56 * 2. Find all numbers from that number down to 1 (use a for-loop, subtracting 1 each time) (actually never mind, maybe try recursion instead)
57 * 3. Multiply all those numbers
58 *
59 * Actually never mind all that, there's a perfectly good one in the textbook
60 *
61 */
62
63 #include <math.h>
64 #include <stdio.h>
65
66 /*
67 * Factorial function: computes n! for n greater than or equal to zero.
68 */
e8b904e @cooljeanius make separate library for factorial function
authored
69 int factorial(int n); // Prototype
f8c38d6 @cooljeanius Initial Commit
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70 int
71 factorial(int n)
72 {
73 int i, /* local variables */
74 product = 1;
75
76 /* Computes the product n x (n-1) x (n-2) x ... x 2 x 1 */
77 for (i = n; i > 1; --i) {
78 product *= i;
79 }
80
81 /* Returns function result */
82 return (product);
83 /* printf("\n %d \n", product); // statement for debugging */
84 }
85
86 /*
87 * Combination function: computes the number of combinations of n items taken r at a time
88 */
e8b904e @cooljeanius make separate library for factorial function
authored
89 int combination(int n, int r); // Prototype
f8c38d6 @cooljeanius Initial Commit
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90 int
91 combination(int n, int r)
92 {
93 int c = factorial(n) / (factorial(r) * factorial(n-r));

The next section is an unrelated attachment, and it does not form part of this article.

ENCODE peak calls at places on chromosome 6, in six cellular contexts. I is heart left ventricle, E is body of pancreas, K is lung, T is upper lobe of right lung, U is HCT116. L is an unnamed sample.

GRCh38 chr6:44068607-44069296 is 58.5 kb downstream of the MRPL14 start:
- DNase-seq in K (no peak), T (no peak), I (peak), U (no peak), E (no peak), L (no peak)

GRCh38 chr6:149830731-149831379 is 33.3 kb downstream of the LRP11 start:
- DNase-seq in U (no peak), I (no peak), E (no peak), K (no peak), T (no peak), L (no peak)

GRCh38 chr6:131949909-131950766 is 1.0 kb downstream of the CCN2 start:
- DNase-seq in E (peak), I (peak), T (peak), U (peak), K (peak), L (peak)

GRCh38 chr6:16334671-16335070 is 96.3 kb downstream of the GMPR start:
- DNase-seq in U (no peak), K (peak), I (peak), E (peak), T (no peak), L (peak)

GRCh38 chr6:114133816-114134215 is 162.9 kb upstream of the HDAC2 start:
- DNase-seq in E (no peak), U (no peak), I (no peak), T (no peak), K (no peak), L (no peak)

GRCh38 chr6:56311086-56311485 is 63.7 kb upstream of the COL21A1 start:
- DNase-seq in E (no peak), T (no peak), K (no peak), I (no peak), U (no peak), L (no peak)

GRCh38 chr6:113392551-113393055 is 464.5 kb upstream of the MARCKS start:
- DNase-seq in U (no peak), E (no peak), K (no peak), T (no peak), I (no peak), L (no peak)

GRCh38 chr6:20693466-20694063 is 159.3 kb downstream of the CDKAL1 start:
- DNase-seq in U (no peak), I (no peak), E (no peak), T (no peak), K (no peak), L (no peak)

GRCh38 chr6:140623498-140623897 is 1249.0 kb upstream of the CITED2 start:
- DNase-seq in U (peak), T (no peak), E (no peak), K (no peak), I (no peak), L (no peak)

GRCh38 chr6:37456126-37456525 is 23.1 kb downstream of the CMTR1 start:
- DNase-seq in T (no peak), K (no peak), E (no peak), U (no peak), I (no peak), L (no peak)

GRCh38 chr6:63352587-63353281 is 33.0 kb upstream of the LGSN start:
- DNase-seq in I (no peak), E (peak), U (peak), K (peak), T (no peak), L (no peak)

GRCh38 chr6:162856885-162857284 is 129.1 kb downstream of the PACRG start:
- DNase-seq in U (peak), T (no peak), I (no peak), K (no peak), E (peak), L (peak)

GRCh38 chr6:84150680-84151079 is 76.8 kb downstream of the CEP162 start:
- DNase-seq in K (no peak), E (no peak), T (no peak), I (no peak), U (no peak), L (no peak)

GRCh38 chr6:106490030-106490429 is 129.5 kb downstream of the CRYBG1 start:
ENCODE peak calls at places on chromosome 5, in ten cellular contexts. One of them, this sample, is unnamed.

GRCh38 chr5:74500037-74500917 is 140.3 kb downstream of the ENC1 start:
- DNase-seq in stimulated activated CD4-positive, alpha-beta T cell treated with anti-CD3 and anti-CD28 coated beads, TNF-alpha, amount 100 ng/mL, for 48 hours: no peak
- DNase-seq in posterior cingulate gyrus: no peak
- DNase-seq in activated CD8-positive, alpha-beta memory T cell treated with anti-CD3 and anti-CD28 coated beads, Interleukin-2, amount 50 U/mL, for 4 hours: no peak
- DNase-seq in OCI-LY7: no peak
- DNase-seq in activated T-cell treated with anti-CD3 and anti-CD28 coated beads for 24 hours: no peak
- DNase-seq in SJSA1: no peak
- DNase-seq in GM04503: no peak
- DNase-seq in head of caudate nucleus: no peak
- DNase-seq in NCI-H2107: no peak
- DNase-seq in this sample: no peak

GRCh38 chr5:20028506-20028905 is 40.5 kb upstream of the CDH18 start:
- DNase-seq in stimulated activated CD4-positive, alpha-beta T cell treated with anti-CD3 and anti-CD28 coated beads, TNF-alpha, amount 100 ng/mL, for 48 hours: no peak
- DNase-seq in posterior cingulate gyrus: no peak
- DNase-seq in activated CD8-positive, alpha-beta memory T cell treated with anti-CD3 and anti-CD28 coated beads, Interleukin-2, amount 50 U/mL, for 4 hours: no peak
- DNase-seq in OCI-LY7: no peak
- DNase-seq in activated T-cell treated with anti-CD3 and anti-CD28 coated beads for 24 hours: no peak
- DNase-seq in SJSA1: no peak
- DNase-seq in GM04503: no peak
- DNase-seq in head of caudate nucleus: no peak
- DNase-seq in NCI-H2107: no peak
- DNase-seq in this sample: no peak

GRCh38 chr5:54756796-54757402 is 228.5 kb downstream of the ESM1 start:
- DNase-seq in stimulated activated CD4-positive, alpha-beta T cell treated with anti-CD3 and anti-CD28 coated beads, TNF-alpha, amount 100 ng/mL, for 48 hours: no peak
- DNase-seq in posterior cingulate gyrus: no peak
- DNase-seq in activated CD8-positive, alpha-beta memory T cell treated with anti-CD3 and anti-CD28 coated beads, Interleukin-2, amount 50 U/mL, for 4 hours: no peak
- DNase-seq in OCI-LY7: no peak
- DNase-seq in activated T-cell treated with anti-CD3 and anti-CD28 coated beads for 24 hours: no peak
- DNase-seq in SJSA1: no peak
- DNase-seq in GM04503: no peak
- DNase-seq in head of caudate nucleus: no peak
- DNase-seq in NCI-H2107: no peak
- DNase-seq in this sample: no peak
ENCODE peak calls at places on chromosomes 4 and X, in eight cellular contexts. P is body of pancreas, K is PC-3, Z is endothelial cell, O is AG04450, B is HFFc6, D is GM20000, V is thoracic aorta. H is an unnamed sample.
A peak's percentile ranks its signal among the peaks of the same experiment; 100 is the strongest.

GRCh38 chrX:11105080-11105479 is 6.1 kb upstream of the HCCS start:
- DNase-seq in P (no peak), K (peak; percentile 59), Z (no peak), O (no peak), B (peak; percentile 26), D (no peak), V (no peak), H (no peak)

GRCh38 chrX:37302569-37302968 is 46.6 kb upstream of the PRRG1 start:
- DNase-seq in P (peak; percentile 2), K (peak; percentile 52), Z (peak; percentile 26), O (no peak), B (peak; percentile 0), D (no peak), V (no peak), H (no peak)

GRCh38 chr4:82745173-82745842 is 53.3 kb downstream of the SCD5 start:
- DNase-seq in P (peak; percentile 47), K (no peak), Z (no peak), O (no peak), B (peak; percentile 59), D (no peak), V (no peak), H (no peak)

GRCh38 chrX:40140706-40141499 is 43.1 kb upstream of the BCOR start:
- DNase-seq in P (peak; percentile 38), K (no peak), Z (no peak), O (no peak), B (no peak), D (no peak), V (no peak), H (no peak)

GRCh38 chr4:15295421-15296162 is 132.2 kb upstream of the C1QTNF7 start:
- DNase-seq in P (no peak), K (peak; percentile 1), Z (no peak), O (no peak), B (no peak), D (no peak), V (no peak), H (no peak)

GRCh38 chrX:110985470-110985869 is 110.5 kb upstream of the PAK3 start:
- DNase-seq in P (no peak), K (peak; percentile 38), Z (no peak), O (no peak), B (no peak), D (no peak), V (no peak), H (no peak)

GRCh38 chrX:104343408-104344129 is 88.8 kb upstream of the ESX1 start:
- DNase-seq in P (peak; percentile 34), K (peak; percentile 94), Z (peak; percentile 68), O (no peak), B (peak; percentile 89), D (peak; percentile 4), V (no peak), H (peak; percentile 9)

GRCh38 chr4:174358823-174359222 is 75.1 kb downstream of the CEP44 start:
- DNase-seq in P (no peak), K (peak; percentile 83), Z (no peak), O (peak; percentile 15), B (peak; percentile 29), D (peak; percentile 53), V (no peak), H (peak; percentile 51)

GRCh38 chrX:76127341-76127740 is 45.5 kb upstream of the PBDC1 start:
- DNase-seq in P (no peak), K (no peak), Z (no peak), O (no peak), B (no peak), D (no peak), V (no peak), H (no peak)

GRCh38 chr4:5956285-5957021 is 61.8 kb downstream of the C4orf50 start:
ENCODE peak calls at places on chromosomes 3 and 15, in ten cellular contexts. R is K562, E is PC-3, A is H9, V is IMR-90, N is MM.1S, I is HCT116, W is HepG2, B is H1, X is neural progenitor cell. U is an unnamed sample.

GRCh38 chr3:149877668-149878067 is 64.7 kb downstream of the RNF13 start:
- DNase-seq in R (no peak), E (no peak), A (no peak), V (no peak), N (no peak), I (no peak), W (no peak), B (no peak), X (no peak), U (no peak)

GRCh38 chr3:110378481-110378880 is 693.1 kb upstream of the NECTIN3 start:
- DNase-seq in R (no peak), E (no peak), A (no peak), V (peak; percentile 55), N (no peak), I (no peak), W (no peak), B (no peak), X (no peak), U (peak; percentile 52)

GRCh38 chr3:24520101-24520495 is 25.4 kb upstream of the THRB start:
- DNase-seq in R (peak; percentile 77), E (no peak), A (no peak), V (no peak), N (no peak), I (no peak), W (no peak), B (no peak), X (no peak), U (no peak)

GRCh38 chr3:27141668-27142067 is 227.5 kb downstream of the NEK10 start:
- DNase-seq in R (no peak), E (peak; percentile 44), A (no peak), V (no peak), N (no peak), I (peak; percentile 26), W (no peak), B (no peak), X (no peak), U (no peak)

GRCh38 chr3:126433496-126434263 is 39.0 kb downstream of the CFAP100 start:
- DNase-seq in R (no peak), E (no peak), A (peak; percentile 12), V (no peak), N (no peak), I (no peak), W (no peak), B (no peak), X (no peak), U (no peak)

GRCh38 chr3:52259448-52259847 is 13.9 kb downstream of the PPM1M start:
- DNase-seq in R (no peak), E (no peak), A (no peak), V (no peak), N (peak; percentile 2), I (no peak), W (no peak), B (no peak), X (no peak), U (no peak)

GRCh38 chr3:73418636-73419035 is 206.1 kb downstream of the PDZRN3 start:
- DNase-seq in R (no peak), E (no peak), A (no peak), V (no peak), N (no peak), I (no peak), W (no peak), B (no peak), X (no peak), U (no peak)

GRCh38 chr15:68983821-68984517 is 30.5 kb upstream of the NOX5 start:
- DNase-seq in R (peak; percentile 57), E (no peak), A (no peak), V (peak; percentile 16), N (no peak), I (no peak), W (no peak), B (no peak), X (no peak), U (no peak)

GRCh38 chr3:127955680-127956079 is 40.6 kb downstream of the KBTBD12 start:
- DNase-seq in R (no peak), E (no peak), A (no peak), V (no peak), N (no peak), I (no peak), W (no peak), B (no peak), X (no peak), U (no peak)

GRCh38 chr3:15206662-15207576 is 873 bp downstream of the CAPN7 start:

94 return (c);
95 /* printf("\n c is %d \n", c); // statement for debugging */
96 }
97
98 /*
99 * Main function: does what the program was overall designed for
100 */
101 int main (int row_number) {
102 int i = 1;
103 int answer = 1;
104 printf("\n Enter the row of Pascal's Triangle you would like to find \n (the first row is row 0) \n (also be nice to your computer and keep your row number reasonably low) \n > "); // prompt // ("reasonably low" currently means below 13 to get correct results, and below 34 to *not* get a floating point exception.)
105 scanf("%d", &row_number); // get input
106 /* printf("\n Row number is %d. \n", row_number); // statement for debugging */
107 printf("\n The contents of row %d are: \n", row_number);
108 /* int fact = factorial(row_number);
109 printf("\n Factorial of the row number is %d ", fact); // testing factorial function */
110 /*
111 * WARNING!
112 * In some circumstionces, the following will make the program fail to compile unless you pass -fnested-functions to the compiler, so be sure to enable that flag
113 */
114 if (row_number == 0) { // the first few rows are odd, hard-coding them just in case
115 printf("\n 1 \n");
116 } else if (row_number == 1) {
117 printf("\n 1 1 \n");
118 } else if (row_number > 1) { // here's the actual programmatic part
119 printf("\n 1 "); // this needs to be hard-coded
120 for (i = 1; i <= row_number; i++) { // incrementing is done with the normal i++, *not* the combination function (duh)
121 answer = combination(row_number, i); // the combination part goes here, not in the incrementing step for the for-loop
122 printf(" %d ", answer);
123 }
124 printf(" \n ");
125 } else
126 printf("\n This is not supposed to happen. \n"); // just in case
127 return 0;
128 }